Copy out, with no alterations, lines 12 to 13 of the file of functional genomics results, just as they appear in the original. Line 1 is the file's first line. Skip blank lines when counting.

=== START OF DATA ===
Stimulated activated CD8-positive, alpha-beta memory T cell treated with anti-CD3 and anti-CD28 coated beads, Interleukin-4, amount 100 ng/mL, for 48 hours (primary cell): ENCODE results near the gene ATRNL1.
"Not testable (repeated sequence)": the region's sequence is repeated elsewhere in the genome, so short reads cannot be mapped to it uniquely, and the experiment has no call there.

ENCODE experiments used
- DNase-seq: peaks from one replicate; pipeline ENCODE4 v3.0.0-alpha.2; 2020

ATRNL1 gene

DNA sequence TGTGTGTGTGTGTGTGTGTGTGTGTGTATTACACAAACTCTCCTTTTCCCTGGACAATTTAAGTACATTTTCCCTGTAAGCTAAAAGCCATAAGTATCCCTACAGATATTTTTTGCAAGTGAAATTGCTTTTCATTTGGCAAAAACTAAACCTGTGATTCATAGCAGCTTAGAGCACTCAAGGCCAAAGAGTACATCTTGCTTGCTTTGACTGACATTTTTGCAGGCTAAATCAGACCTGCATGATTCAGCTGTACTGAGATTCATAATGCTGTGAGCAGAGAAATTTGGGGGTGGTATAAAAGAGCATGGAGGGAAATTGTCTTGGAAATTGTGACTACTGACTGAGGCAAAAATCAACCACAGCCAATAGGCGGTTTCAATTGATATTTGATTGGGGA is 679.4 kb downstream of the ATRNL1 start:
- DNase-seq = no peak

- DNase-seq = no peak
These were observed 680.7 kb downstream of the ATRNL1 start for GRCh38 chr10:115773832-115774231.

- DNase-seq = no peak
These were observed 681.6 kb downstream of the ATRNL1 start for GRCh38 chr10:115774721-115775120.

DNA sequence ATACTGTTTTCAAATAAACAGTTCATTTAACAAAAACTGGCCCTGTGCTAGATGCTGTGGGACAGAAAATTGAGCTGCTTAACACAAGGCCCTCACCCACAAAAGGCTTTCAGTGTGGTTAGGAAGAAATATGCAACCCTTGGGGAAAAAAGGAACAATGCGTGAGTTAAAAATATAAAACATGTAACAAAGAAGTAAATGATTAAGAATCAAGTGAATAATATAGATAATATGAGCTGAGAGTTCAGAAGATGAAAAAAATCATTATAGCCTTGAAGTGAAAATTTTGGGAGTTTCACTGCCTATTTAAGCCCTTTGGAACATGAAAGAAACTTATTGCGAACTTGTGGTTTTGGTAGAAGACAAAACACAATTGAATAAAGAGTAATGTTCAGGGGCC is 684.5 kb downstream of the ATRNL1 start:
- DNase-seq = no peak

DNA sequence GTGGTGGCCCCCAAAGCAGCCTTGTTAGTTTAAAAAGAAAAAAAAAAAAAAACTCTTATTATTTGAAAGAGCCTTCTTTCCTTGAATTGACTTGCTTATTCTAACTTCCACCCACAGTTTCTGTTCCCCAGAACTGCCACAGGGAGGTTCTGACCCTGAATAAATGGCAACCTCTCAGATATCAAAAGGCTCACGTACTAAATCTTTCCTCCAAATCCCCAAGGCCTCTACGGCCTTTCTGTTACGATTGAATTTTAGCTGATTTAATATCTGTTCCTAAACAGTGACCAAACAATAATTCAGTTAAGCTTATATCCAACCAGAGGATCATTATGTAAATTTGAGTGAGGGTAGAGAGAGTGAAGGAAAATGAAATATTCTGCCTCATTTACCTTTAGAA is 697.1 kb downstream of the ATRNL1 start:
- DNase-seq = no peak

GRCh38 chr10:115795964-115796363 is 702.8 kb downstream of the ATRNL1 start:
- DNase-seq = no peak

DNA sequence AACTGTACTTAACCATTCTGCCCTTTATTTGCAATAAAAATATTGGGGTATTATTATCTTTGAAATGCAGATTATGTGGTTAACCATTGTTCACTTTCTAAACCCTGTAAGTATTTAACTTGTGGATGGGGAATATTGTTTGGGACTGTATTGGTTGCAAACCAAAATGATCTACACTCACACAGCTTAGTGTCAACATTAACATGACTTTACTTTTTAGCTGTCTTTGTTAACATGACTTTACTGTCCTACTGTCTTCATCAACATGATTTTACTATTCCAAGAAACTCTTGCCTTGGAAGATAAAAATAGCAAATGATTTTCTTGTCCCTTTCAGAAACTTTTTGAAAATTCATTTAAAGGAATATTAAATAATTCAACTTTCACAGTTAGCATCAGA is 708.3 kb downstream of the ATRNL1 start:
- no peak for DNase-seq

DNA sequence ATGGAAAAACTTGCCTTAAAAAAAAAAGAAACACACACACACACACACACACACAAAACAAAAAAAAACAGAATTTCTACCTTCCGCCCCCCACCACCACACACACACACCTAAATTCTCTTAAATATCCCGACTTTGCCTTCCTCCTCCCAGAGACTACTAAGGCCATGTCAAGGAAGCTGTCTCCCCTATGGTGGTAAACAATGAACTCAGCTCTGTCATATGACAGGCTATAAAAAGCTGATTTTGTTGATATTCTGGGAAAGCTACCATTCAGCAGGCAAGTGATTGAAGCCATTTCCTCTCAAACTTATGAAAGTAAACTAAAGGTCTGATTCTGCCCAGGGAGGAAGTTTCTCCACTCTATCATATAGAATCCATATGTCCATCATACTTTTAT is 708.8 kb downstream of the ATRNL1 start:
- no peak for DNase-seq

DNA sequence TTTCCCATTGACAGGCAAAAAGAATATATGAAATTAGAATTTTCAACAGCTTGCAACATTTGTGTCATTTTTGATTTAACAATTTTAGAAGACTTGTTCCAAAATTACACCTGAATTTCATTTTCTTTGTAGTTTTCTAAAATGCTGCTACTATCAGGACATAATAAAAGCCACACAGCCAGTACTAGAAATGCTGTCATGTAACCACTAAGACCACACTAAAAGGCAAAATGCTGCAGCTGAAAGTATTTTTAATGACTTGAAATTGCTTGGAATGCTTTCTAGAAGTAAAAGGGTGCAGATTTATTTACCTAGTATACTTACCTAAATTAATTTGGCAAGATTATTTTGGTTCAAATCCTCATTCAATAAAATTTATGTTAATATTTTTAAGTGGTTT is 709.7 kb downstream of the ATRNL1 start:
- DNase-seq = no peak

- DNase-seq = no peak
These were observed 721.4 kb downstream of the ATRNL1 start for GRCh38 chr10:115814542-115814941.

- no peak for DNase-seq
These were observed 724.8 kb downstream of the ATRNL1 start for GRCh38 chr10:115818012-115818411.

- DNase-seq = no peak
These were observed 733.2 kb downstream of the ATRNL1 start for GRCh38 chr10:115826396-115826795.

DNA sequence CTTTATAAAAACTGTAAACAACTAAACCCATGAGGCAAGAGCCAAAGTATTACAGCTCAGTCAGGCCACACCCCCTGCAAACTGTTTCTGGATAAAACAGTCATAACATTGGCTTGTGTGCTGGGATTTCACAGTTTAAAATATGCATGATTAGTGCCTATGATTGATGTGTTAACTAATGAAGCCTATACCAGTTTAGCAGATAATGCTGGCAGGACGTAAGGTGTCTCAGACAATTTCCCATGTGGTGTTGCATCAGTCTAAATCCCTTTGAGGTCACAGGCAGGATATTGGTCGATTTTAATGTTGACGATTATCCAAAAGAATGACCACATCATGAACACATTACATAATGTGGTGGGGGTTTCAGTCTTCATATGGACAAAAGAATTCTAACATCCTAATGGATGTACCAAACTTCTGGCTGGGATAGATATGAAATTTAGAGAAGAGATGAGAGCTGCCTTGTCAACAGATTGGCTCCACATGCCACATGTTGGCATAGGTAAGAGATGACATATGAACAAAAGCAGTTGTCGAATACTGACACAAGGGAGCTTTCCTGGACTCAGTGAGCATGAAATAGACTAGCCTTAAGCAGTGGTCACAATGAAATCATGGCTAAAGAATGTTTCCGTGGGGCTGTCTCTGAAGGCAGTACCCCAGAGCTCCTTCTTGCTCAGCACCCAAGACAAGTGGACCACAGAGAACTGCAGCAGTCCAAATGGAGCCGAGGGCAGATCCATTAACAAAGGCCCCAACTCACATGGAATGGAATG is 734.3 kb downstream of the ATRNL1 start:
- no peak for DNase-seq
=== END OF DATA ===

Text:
DNA sequence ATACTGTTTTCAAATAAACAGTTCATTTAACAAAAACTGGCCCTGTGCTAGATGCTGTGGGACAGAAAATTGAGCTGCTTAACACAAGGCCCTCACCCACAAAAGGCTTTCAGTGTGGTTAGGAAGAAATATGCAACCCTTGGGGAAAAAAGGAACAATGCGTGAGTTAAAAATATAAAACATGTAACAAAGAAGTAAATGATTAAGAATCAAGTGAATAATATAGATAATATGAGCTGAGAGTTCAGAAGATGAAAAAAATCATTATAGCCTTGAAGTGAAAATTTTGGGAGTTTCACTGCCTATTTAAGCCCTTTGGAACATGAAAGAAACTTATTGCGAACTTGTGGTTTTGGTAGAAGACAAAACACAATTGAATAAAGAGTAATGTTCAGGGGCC is 684.5 kb downstream of the ATRNL1 start:
- DNase-seq = no peak